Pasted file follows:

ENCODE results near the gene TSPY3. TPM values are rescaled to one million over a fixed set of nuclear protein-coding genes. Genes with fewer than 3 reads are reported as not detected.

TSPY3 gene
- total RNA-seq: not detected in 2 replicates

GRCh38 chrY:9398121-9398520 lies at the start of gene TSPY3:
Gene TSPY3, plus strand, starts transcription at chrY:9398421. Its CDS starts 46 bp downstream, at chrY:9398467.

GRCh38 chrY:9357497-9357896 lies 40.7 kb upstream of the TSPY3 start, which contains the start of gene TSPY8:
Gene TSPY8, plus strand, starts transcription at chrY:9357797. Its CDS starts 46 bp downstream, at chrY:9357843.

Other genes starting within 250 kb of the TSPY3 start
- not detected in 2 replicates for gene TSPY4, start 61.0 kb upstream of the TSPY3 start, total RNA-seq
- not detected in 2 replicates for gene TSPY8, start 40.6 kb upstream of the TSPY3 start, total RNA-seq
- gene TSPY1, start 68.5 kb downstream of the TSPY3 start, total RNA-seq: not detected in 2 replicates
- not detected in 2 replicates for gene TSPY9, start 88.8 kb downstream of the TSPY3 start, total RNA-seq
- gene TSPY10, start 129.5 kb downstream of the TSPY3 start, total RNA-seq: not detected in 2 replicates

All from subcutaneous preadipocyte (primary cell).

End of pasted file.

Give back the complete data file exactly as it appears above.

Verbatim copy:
ENCODE results near the gene TSPY3. TPM values are rescaled to one million over a fixed set of nuclear protein-coding genes. Genes with fewer than 3 reads are reported as not detected.

TSPY3 gene
- total RNA-seq: not detected in 2 replicates

GRCh38 chrY:9398121-9398520 lies at the start of gene TSPY3:
Gene TSPY3, plus strand, starts transcription at chrY:9398421. Its CDS starts 46 bp downstream, at chrY:9398467.

GRCh38 chrY:9357497-9357896 lies 40.7 kb upstream of the TSPY3 start, which contains the start of gene TSPY8:
Gene TSPY8, plus strand, starts transcription at chrY:9357797. Its CDS starts 46 bp downstream, at chrY:9357843.

Other genes starting within 250 kb of the TSPY3 start
- not detected in 2 replicates for gene TSPY4, start 61.0 kb upstream of the TSPY3 start, total RNA-seq
- not detected in 2 replicates for gene TSPY8, start 40.6 kb upstream of the TSPY3 start, total RNA-seq
- gene TSPY1, start 68.5 kb downstream of the TSPY3 start, total RNA-seq: not detected in 2 replicates
- not detected in 2 replicates for gene TSPY9, start 88.8 kb downstream of the TSPY3 start, total RNA-seq
- gene TSPY10, start 129.5 kb downstream of the TSPY3 start, total RNA-seq: not detected in 2 replicates

All from subcutaneous preadipocyte (primary cell).